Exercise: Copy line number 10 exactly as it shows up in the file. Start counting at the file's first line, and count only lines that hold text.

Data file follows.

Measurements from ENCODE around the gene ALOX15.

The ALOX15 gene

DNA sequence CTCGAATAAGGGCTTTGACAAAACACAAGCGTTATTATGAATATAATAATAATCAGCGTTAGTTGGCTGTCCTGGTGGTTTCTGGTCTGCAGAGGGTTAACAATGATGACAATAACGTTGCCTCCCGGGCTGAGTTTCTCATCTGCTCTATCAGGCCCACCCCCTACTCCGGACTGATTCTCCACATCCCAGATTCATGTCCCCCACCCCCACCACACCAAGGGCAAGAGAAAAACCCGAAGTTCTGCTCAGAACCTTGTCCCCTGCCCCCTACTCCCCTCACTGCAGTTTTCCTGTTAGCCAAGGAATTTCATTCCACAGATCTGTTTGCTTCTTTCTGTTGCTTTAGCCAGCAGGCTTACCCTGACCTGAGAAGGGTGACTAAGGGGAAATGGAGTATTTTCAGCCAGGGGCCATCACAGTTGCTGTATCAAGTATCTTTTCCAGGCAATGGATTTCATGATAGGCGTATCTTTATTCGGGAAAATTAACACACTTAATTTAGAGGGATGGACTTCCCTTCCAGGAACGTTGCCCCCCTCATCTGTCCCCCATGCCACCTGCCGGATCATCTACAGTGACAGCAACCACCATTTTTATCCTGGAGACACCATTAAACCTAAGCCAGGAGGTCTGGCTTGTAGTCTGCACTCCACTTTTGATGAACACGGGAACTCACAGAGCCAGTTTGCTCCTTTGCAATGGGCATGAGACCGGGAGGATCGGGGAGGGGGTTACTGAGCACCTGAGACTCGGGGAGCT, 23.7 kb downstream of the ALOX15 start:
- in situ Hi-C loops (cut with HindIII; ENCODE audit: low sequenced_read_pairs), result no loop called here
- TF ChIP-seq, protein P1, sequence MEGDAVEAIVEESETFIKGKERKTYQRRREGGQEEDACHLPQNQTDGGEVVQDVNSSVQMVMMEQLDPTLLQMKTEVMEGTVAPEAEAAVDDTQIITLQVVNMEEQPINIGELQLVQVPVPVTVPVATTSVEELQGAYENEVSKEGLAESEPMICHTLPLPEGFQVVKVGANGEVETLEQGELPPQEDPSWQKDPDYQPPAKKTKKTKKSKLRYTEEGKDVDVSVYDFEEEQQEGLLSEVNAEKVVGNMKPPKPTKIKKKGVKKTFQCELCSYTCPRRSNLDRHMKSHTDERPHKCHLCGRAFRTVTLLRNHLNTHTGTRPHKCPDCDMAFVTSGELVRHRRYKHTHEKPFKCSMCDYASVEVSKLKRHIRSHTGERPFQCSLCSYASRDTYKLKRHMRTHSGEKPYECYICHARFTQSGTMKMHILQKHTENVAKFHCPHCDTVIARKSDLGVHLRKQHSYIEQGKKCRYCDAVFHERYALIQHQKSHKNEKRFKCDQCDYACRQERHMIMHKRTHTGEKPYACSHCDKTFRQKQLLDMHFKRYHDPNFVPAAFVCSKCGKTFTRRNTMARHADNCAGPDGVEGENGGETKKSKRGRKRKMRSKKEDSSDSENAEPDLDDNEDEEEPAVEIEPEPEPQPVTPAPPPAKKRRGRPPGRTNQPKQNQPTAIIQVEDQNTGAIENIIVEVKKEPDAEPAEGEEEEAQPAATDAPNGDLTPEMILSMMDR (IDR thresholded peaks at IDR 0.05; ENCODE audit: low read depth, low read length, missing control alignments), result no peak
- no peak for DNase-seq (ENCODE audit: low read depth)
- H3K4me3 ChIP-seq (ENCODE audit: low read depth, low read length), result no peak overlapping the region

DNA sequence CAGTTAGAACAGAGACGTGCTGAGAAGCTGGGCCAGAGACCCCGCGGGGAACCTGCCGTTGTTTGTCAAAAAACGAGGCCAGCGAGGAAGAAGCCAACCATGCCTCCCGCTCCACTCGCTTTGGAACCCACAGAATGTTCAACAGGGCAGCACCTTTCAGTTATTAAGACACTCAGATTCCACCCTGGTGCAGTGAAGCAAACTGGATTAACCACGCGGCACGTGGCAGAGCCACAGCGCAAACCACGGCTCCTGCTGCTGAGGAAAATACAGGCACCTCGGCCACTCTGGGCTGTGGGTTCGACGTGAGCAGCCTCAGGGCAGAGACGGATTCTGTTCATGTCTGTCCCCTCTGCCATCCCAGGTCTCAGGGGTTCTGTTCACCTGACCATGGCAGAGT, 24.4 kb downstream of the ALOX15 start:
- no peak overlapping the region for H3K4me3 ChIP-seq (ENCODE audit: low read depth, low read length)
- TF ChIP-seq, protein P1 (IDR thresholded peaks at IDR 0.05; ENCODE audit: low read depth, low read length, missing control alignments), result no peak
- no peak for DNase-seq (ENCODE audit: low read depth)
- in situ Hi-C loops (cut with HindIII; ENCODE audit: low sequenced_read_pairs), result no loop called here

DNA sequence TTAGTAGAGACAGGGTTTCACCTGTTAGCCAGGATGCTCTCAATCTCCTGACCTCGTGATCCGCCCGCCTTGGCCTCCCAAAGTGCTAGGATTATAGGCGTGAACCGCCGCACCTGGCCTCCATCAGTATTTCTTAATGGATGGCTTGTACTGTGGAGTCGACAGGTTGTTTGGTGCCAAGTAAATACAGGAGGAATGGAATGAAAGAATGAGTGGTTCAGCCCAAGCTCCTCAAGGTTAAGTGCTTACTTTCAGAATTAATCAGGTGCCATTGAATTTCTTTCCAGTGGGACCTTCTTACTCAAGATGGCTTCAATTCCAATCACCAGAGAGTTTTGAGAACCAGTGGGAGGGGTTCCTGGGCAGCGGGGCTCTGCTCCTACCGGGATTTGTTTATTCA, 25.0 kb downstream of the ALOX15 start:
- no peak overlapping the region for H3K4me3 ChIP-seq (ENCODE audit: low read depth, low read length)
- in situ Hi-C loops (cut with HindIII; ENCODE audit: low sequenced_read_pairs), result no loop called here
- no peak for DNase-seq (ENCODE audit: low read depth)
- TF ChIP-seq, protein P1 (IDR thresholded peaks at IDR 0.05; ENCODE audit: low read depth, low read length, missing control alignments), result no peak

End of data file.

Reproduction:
- TF ChIP-seq, protein P1 (IDR thresholded peaks at IDR 0.05; ENCODE audit: low read depth, low read length, missing control alignments), result no peak